Single-photon sources (SPS) play a key-role in many applications, spanning from quantum metrology, to quantum information and to the foundations of quantum mechanics. Even if an ideal SPS (i. e. emitting indistinguishable, ”on-demand” single photons, at an arbitrarily fast repetition rate) is far to be realized due to real-world deviations from the ideality, much effort is currently devoted to improving the performance of real sources. With regards to the emission probability, it appears natural to employ sources that are in principle deterministic in the single- photon emission (single quantum emitters such as single atoms, ions, molecules, quantum dots, or color centers in diamond) as opposed to probabilistic ones (usually heralded SPS based on parametric down-conversion). We present an overview of our latest results concerning a work-in-progress NIR pulsed single photon source based on single quantum emitters (color centers in diamond) exploiting recently reported centers. They are particularly interesting because of the narrow emission line (tipically less than 5 nm), the shorter excited state lifetime with respect to NV centres (1 - 2 ns compared to 12 ns, allowing a ten-fold photon emission rate upon saturation) and the polarized emission.
In this proceedings we will present a research project financed by Piedmont regional government (Italy) and finalized to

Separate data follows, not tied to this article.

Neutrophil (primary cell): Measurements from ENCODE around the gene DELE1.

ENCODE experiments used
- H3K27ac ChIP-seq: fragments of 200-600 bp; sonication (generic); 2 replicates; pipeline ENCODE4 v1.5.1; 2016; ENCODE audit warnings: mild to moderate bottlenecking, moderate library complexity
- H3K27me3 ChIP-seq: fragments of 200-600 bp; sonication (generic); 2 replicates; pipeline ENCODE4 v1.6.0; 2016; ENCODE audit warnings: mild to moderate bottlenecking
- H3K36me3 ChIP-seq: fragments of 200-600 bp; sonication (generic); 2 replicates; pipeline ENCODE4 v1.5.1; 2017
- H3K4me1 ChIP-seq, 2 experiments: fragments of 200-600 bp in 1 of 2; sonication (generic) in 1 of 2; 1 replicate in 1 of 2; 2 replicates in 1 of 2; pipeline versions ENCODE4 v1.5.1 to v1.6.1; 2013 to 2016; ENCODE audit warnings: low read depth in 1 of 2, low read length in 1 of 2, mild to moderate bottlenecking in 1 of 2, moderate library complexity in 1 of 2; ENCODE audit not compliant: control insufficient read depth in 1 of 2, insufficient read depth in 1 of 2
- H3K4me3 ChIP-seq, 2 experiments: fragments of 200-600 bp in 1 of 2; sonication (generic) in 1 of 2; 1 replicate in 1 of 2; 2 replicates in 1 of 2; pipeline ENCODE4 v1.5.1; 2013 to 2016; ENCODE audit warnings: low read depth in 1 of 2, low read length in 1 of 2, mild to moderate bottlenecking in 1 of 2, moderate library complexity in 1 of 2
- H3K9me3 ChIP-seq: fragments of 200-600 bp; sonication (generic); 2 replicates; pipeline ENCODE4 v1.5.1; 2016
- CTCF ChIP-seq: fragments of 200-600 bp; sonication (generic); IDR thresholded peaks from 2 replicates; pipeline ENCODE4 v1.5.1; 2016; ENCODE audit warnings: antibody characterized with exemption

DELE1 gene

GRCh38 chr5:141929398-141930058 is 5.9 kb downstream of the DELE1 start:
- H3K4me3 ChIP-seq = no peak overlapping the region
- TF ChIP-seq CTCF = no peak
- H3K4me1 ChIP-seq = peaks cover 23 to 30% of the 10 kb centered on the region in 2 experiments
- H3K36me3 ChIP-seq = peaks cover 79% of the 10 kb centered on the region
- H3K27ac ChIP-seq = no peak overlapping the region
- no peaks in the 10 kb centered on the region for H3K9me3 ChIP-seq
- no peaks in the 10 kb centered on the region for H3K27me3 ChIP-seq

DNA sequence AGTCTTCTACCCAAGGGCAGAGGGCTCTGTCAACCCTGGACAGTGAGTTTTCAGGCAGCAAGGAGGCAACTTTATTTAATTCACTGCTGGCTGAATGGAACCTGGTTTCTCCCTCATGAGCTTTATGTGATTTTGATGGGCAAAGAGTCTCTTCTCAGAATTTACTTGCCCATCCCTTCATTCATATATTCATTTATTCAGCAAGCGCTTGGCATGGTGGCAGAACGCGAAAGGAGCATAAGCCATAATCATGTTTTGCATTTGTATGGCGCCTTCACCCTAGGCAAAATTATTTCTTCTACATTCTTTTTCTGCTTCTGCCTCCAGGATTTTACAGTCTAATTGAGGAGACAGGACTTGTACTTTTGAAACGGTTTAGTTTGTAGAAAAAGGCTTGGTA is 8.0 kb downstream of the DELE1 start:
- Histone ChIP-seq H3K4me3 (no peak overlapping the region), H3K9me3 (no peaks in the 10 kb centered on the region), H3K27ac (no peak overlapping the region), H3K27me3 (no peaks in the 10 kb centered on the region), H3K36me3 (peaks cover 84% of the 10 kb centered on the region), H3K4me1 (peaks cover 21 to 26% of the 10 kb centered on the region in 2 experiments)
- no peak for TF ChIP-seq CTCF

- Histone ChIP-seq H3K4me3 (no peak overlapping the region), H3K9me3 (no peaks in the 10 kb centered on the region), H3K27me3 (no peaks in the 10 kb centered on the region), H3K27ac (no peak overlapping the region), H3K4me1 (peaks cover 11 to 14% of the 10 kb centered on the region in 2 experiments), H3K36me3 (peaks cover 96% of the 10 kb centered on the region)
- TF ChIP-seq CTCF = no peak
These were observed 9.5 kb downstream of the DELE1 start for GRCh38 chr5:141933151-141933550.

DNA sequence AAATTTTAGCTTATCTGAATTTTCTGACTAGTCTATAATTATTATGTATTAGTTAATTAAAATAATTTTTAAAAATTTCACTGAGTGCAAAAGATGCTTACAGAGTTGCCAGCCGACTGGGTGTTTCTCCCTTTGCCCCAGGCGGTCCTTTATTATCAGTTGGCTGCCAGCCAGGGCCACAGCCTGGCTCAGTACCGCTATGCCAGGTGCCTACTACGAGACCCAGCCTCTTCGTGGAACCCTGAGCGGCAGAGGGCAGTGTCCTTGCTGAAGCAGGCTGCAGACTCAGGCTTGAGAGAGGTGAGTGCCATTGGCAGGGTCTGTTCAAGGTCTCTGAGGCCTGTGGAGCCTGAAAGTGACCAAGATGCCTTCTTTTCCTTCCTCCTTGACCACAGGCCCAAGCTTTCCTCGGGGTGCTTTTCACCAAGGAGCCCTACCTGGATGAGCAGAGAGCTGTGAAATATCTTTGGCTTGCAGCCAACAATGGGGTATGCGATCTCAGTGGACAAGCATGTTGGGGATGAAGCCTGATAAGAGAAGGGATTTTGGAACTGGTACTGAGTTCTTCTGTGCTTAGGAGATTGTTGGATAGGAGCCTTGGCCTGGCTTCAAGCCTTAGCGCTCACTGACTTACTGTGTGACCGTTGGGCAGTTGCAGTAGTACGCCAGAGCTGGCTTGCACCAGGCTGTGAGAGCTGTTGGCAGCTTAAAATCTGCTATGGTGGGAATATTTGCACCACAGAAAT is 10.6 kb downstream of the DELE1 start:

the realization and commercialization of functional devices for cellular bio-sensing based on diamond. Partners of the
project are: Crisel Instruments, Torino University, Torino Polytechnic, INRIM, Politronica, Bionica Tech, Ulm
Here the main features of the final devices will be briefly summarized.
We envisage an active diamond-based cellular substrate that can simultaneously stimulate and detect a variety of signals
(chemical, optical, electrical) to and from neuroendocrine cells, in a fully biocompatible environment for the cellular
system under test. Such a device can be realized by fully exploiting the peculiar properties of diamond: optical
transparency, biocompatibility, chemical inertness, accessibility to a conductive graphite-like phase; properties that will
be further explored and tested during the project.
Manufacturing of miniaturized photonic devices based on diamond technology is possible by implanting the pristine